By Claire Bemis, RN, Grace Cottage Care Coordinator
Have you ever heard your healthcare provider use a word you don’t understand? Most of us have. Like other specialized fields, medical professionals use a lot of jargon to communicate with each other. They all understand these words, and sometimes they forget these terms are not familiar to the general public.
How is your healthcare vocabulary? I get lots of questions about the following terms. See if you can define them yourself, and if not, look to the end of this column for the answers.
Advance Care Directive versus Living Will
Contusion versus Abrasion
Critical Access Hospital
Patient-Centered Medical Home
Ultrasound versus MRI versus CT Scan
By Caroline Chase, Grace Cottage Behavioral Health Specialist
Throughout my life, I remember hearing members of the “older generation” saying “aging is not for sissies.” As a child, this never “struck a chord,” probably because I had a hard time coming to the realization that someday I, too, would reach, what seemed at the time, the dreaded “older generation.” Yet, here I am now, heading into the final chapters of my life, much more aware of the rewards and liabilities of aging.
I am now able to observe, both in myself and in the elderly population with whom I work as a psychotherapist, the attributes and qualities that contribute to healthy aging. While aging can bring with it the emotional freedom of being able to sort out one’s priorities, and hopefully, learning not to “sweat the small stuff,” aging can also bring with it complex and painful emotions that are often not recognized by society.
By Holly Meyer, Grace Cottage Family Health RN
The lazy days of summer are behind us, and it’s back-to-school time.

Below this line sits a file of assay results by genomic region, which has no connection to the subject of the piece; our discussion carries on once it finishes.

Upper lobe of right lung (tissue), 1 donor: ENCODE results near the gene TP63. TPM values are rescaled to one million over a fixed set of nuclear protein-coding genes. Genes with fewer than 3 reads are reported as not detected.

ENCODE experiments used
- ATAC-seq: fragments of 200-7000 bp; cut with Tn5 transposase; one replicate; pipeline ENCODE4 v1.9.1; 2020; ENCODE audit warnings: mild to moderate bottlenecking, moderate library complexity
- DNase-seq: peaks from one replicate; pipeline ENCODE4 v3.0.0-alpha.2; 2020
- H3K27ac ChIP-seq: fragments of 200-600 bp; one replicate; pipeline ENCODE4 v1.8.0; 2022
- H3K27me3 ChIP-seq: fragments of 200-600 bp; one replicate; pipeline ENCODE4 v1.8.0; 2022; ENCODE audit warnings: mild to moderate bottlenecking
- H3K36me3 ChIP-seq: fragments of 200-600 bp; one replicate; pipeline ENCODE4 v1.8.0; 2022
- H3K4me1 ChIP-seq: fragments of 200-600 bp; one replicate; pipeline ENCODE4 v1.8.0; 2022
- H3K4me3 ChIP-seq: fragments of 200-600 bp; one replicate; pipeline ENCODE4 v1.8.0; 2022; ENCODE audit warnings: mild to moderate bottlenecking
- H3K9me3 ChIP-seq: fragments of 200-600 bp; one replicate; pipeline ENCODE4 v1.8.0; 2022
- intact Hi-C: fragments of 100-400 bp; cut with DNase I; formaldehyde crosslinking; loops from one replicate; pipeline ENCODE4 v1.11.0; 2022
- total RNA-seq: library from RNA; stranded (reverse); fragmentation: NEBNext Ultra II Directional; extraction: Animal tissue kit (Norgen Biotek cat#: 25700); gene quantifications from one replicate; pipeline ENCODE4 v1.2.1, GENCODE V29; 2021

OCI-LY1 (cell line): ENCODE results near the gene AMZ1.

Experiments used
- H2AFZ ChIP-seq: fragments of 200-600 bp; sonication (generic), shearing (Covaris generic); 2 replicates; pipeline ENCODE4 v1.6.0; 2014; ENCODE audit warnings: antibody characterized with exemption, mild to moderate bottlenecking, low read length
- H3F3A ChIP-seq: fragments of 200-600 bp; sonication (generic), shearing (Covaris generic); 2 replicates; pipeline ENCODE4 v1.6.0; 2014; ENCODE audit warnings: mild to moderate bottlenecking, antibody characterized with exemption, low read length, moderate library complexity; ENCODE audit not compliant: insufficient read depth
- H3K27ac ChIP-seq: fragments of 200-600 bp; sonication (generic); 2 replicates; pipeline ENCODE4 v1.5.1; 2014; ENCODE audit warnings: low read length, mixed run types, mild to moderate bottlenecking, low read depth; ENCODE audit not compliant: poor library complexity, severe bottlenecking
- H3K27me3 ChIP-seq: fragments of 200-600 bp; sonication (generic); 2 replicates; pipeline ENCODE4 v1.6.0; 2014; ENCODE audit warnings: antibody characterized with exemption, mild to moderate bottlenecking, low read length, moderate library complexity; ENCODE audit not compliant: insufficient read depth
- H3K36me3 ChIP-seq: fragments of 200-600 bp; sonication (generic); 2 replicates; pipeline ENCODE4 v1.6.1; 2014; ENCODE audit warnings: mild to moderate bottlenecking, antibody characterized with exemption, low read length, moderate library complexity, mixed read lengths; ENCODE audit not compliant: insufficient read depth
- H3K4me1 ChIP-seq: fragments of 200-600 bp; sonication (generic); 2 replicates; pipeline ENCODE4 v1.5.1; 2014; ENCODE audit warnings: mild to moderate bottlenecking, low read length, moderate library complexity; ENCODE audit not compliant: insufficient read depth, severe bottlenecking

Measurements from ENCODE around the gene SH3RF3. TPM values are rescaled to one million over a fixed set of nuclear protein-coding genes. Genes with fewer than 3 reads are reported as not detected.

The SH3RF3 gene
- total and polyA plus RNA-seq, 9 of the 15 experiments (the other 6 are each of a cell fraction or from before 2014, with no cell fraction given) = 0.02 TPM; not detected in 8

After a long summer break, setting our kids up for a successful school day can be quite a production. Just like any production, it is important to set the stage in order to achieve a great performance. I think we can all agree that a great school day starts with a great night before. Here are a few tips to help your child to be a class act at school.
Encourage physical activity. According to the U.S. Centers for Disease Control (CDC), children who exercise regularly have better attention spans and less behavioral problems. Go outside with your kids in the afternoon before dinner. Go for a hike, take a bike ride, or play tag. Just 30 minutes a day of physical activity on school days, or 150 minutes per week, is all it takes!
By Eileen Arama, Grace Cottage Family Health MSW, LICSW
In just a matter of days, school will be added to families’ daily plans: getting up and ready for it, doing homework after it, hopefully enjoying friendships and feeling proud of accomplishments.
Three concepts can guide families through a successful school year: Structure, Communication, and Positive Stress.